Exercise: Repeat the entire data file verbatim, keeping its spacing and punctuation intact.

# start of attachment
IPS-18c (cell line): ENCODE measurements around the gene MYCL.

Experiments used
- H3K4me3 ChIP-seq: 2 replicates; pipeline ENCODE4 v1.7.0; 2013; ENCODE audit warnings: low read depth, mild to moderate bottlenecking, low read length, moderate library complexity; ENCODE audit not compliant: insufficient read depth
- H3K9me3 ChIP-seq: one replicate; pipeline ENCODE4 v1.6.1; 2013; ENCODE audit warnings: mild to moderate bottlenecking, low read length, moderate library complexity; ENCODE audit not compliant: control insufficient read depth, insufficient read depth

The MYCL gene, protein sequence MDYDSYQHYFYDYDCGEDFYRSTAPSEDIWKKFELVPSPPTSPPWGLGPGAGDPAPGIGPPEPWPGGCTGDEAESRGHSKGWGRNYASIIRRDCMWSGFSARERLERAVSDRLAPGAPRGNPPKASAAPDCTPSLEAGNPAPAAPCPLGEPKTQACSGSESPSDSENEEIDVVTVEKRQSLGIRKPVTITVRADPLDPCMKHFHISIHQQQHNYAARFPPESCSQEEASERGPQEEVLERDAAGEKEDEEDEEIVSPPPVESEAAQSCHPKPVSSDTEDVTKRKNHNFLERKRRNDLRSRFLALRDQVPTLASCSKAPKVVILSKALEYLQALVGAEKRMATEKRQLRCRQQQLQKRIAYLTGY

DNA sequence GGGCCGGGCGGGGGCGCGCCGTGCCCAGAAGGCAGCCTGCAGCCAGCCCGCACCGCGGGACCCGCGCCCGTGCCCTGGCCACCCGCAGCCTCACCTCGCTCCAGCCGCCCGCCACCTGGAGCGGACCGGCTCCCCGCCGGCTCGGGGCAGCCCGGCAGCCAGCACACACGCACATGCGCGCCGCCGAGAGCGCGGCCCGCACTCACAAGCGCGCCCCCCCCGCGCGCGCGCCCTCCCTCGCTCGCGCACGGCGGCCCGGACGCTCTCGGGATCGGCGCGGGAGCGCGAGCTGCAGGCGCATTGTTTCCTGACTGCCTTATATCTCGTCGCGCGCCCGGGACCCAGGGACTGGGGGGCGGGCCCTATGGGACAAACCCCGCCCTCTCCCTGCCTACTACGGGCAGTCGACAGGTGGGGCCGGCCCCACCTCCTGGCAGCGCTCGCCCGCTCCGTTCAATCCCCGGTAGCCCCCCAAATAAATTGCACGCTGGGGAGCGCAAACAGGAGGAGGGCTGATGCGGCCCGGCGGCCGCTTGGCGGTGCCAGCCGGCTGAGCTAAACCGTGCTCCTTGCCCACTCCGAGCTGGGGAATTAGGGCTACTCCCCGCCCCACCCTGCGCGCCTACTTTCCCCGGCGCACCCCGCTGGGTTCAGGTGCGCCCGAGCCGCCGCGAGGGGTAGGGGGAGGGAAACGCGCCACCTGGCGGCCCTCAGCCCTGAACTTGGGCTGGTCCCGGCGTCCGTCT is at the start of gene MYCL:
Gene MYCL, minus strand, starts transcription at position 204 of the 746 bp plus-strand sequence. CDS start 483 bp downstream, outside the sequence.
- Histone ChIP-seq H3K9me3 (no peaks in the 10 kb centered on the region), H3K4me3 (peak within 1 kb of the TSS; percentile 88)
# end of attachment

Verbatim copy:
IPS-18c (cell line): ENCODE measurements around the gene MYCL.

Experiments used
- H3K4me3 ChIP-seq: 2 replicates; pipeline ENCODE4 v1.7.0; 2013; ENCODE audit warnings: low read depth, mild to moderate bottlenecking, low read length, moderate library complexity; ENCODE audit not compliant: insufficient read depth
- H3K9me3 ChIP-seq: one replicate; pipeline ENCODE4 v1.6.1; 2013; ENCODE audit warnings: mild to moderate bottlenecking, low read length, moderate library complexity; ENCODE audit not compliant: control insufficient read depth, insufficient read depth

The MYCL gene, protein sequence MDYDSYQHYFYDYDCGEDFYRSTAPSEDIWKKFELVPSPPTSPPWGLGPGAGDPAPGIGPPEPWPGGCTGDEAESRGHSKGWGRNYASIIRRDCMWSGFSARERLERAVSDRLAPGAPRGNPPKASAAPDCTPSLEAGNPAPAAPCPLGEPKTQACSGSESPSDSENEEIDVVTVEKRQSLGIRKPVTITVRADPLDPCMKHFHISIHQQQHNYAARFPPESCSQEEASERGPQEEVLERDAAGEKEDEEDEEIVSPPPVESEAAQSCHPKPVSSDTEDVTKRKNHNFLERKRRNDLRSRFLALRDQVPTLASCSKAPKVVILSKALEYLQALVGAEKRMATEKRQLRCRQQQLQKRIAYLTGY

DNA sequence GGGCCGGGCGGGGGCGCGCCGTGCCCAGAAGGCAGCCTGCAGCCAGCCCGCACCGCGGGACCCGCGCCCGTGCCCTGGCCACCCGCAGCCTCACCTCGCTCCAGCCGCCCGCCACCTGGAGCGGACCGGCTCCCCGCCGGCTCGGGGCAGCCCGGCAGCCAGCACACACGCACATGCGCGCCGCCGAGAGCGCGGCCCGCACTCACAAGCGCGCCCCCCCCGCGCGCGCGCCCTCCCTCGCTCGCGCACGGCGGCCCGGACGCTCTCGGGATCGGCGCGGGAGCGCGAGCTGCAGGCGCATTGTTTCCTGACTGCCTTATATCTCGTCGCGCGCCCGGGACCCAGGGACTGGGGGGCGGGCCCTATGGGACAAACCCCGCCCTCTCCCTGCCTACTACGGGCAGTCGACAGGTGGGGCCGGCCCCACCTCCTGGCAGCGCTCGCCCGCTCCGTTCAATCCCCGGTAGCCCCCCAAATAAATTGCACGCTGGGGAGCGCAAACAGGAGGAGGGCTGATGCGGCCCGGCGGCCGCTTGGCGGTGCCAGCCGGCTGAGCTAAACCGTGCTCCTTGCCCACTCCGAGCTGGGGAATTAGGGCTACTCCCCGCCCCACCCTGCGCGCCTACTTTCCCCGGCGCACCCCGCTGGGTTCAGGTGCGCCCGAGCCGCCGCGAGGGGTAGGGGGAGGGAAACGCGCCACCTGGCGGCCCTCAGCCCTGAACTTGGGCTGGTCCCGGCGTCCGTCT is at the start of gene MYCL:
Gene MYCL, minus strand, starts transcription at position 204 of the 746 bp plus-strand sequence. CDS start 483 bp downstream, outside the sequence.
- Histone ChIP-seq H3K9me3 (no peaks in the 10 kb centered on the region), H3K4me3 (peak within 1 kb of the TSS; percentile 88)